3.4 Evaluation at the end of a project
Different types of evaluation may take place at the end of a project. A common one is determining the extent to which the project outcomes have been achieved. This is often done in a meeting of the sponsor, key stakeholders and project team leaders, and sometimes informed by reports from key perspectives. An evaluation of this nature may be the final stage of the project, and the main purpose might be to ensure that the project has met all of the contracted expectations and can be ‘signed off’ as complete.
A different type of evaluation may be a review of the process, with the purpose of learning from experience. This is often done by comparing the project plan with what actually happened, to identify all the variations that occurred, in both processes and outcomes. The aim is to draw out how to avoid such variations in future projects or how to plan more effectively for contingencies.
Although monitoring takes place throughout a project, evaluation based on the information thus gained is likely to happen at the end of the project, in a final summative evaluation which identifies:
what the project has achieved;
the aspects of the project that went well;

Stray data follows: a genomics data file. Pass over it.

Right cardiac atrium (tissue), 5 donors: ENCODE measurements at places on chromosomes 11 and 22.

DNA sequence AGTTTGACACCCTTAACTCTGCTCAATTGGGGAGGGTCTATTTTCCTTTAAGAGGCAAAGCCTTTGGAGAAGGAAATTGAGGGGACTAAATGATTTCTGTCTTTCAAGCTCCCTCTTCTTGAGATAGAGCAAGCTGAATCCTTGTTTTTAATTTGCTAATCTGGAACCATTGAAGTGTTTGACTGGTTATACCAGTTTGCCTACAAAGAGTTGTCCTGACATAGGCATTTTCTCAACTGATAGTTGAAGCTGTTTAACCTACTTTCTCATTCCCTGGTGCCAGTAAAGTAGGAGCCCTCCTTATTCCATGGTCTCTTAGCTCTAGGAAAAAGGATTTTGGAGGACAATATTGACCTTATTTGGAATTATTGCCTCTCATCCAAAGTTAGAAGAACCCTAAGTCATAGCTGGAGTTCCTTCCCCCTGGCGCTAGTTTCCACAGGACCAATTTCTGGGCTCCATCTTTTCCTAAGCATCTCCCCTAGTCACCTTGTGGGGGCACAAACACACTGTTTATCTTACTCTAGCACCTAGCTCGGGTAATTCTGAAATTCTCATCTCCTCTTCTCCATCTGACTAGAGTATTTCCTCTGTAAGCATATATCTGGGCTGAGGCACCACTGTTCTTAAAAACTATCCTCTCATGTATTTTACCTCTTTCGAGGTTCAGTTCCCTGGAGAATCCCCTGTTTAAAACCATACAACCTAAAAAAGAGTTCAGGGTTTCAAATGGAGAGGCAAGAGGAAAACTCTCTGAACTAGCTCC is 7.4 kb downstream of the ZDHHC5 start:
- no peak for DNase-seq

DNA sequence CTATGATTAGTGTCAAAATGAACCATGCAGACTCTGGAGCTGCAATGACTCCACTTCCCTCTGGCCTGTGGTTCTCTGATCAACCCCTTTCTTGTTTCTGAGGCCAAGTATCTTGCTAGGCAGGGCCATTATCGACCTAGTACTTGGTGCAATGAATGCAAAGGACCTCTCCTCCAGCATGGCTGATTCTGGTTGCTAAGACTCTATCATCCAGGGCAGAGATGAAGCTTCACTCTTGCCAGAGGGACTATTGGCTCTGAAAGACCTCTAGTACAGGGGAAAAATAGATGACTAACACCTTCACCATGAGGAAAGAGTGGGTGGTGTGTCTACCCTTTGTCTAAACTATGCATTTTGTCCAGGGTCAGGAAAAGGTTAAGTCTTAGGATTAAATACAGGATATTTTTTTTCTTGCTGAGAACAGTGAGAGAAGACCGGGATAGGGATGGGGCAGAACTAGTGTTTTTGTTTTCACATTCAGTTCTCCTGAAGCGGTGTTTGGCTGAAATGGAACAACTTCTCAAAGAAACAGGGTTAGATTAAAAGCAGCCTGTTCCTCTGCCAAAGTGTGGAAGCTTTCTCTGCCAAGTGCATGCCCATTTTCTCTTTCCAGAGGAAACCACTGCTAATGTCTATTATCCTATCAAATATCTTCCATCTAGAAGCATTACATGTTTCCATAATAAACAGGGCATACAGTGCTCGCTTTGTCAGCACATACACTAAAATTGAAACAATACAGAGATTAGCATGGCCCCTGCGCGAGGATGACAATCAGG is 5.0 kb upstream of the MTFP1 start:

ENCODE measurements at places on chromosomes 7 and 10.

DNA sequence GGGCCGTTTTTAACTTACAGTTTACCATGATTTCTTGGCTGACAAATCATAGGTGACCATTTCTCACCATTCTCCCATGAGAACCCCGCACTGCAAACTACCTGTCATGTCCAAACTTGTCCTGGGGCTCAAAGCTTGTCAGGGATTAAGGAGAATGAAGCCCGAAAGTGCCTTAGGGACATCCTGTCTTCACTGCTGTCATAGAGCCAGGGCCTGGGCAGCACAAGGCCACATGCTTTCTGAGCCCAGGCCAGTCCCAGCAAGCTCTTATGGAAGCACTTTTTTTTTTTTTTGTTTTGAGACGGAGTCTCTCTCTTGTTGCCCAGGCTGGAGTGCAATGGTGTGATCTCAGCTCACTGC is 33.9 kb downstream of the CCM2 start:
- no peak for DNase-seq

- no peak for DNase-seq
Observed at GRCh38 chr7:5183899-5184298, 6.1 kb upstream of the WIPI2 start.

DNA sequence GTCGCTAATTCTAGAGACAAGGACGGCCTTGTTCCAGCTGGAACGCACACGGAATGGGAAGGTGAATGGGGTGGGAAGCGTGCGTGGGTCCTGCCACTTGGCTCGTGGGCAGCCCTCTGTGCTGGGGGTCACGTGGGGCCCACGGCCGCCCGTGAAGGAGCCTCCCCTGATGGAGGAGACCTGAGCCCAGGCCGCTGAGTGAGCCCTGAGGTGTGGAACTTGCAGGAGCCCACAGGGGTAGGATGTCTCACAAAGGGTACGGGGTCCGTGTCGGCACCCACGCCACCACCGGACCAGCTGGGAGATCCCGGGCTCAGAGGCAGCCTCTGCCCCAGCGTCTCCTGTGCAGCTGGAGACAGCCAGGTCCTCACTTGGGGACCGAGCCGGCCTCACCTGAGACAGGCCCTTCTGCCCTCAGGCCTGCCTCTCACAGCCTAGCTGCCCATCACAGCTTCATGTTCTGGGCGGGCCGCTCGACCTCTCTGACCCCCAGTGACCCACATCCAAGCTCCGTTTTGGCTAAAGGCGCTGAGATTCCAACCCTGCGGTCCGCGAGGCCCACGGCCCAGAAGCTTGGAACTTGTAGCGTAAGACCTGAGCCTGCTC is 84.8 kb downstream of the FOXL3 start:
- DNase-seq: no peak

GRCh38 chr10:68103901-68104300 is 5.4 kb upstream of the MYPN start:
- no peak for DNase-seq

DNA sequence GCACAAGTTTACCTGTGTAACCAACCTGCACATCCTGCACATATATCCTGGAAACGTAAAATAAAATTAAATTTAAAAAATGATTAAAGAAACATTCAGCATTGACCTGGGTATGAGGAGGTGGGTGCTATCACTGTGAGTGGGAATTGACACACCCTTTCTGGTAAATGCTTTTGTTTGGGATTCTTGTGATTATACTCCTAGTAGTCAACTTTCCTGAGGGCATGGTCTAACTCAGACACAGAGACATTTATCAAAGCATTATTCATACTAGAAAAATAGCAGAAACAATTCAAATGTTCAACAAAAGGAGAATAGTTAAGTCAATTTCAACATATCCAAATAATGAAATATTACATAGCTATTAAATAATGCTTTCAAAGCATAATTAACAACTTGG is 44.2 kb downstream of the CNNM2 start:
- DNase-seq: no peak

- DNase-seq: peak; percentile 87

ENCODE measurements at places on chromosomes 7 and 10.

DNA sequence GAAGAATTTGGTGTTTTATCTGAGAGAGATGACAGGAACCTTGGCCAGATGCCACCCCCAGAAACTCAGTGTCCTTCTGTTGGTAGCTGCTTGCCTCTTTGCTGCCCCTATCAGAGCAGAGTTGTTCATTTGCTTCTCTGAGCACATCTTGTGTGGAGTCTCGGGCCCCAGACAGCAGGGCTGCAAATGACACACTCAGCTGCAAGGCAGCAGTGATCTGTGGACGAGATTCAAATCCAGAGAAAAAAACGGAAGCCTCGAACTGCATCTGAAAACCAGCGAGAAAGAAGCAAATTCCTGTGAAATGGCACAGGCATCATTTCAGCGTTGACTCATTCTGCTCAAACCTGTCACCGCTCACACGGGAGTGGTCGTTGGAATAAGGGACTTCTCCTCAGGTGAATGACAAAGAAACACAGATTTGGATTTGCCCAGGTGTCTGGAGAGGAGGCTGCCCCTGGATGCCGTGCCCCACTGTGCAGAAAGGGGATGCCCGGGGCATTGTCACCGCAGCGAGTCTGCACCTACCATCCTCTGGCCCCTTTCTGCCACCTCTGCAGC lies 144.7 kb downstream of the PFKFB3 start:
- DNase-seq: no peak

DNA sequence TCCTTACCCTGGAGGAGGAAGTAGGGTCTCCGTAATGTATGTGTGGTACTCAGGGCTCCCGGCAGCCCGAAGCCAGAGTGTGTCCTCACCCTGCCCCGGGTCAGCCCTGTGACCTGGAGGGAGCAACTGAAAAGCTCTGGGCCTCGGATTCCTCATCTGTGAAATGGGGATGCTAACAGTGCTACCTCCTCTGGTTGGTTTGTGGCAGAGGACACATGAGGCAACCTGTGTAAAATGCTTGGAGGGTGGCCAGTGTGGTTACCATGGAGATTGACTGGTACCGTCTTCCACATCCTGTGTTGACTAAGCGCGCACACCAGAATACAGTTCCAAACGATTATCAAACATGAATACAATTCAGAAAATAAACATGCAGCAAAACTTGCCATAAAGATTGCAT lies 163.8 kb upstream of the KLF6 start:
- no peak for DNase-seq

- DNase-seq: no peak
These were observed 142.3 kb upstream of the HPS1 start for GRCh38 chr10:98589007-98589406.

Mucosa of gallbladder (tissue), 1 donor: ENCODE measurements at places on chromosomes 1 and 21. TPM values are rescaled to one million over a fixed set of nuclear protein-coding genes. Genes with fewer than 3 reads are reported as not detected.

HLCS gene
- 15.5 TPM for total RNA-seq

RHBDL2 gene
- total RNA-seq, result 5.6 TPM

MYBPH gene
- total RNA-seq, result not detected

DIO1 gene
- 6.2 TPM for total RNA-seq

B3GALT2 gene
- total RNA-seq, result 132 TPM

the aspects that went less well;
things that you would do differently next time.
Some of the key questions to consider in carrying out an evaluation of the planning and implementation of a project are:
What went well and why?
What helped to make the project go smoothly?
What should we avoid doing during future projects?
What difficulties did you find in carrying out the tasks?
What was helpful about the project plan?
What was unhelpful about the project plan or hindered the work?
Did anything else help to make the project run smoothly?
Why do you think we had that problem with x?
Did anyone outside the project team contribute towards achieving the project?
Did anyone or any other departments hinder the project activities?
Did we accurately predict the major risks and did the contingency plans work?